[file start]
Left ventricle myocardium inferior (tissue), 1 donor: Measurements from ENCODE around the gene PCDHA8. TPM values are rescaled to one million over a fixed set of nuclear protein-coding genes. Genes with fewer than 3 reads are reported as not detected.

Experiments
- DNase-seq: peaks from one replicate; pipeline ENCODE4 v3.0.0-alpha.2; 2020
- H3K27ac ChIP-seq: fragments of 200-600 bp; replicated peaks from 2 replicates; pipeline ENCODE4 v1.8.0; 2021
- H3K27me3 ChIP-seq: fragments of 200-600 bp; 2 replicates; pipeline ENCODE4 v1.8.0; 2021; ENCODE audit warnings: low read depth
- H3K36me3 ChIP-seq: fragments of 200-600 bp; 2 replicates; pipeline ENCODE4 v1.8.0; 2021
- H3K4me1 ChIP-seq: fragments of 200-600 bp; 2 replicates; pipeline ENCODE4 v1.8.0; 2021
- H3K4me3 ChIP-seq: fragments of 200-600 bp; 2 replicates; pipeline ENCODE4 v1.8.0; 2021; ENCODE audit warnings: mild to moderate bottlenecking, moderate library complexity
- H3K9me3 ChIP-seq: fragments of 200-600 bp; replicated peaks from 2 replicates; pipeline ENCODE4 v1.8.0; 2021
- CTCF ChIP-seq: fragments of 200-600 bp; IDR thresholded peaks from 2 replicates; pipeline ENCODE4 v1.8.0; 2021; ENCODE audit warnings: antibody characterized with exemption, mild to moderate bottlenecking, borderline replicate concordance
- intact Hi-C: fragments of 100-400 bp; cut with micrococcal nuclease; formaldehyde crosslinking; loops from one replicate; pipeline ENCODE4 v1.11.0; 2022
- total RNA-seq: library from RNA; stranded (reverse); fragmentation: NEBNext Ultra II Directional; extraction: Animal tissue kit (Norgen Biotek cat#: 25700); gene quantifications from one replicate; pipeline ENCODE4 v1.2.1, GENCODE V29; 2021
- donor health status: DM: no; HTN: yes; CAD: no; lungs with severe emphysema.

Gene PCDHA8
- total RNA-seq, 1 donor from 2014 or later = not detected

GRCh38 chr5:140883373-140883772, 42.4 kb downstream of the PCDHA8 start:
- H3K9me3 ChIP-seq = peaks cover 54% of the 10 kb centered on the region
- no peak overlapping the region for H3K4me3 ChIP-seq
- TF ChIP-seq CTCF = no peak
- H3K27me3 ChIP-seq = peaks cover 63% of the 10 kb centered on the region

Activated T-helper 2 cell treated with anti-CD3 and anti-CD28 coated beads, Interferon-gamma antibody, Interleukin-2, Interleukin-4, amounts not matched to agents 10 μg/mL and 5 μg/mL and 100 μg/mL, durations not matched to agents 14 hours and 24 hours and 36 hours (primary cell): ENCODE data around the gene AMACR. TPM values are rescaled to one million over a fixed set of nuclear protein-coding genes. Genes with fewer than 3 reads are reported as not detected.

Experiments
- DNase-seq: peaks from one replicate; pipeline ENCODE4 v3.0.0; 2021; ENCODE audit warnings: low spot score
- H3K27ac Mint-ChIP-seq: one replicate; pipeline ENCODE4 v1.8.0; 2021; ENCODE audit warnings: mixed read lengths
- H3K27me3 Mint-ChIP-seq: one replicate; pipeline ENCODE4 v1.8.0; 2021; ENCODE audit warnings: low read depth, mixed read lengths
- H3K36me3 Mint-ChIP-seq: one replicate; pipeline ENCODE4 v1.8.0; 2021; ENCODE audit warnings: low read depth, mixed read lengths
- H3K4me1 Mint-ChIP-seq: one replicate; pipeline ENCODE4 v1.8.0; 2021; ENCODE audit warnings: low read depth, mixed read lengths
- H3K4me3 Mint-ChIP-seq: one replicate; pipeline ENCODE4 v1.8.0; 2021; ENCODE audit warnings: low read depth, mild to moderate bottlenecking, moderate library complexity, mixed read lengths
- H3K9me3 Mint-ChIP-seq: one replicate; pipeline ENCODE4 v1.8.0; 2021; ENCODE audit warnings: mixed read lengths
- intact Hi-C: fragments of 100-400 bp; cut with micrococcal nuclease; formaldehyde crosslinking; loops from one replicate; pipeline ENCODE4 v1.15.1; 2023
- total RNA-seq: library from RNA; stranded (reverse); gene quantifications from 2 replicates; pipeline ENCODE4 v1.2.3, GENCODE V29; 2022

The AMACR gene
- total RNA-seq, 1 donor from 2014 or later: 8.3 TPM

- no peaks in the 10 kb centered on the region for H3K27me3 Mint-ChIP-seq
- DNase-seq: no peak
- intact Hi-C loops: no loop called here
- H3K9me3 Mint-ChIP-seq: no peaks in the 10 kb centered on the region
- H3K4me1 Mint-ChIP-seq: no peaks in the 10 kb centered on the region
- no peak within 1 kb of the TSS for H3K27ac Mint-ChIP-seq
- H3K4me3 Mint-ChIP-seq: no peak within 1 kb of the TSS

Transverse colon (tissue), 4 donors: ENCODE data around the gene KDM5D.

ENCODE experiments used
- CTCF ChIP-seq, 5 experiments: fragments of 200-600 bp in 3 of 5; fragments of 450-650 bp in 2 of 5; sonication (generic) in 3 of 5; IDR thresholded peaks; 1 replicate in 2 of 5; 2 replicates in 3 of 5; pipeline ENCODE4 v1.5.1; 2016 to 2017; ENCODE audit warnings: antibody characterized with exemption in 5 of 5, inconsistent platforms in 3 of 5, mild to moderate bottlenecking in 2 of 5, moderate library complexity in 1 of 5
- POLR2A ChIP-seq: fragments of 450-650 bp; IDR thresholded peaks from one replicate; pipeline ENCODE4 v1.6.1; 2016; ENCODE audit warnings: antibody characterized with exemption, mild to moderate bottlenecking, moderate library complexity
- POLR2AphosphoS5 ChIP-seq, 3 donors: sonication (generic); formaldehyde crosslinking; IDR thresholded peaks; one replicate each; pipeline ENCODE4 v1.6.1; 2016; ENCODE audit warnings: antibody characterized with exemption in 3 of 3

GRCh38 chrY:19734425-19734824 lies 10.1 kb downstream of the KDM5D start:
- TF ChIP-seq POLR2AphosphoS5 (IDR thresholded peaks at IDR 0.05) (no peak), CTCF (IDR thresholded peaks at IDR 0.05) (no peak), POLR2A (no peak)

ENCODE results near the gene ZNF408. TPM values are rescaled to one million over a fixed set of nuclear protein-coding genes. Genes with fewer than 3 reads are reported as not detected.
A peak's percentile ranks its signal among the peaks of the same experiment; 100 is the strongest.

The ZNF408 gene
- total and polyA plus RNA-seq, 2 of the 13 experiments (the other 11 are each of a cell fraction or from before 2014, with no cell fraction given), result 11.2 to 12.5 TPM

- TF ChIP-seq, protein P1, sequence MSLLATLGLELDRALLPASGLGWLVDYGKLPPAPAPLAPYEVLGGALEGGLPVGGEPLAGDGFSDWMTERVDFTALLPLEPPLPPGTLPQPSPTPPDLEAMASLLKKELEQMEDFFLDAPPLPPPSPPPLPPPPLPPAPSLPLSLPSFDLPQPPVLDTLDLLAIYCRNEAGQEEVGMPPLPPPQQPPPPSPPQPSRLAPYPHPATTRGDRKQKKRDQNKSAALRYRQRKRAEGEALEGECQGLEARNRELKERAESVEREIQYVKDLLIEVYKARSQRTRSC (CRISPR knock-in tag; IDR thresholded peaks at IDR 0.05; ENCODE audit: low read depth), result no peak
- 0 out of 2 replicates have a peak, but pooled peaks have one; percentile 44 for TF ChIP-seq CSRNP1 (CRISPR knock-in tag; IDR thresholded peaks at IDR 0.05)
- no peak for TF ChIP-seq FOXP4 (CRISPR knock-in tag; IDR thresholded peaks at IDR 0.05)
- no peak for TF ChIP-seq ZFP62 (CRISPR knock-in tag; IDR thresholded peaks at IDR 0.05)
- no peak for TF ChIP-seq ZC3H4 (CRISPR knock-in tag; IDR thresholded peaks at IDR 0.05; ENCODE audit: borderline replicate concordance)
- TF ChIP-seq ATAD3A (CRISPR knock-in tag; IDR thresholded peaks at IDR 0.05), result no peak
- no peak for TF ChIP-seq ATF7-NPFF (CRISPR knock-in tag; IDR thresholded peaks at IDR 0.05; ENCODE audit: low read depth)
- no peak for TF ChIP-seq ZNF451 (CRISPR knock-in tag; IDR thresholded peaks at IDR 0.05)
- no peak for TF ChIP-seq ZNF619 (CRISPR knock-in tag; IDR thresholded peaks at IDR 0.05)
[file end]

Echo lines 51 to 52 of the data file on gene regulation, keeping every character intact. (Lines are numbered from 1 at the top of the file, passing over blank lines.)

- total and polyA plus RNA-seq, 2 of the 13 experiments (the other 11 are each of a cell fraction or from before 2014, with no cell fraction given), result 11.2 to 12.5 TPM

- TF ChIP-seq, protein P1, sequence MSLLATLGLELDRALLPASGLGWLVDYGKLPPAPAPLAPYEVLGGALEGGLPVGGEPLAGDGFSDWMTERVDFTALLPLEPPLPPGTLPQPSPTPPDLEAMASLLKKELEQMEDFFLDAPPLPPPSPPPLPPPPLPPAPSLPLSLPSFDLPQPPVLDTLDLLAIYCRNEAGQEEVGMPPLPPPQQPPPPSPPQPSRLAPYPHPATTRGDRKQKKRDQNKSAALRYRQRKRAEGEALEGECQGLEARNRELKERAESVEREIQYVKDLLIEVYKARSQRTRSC (CRISPR knock-in tag; IDR thresholded peaks at IDR 0.05; ENCODE audit: low read depth), result no peak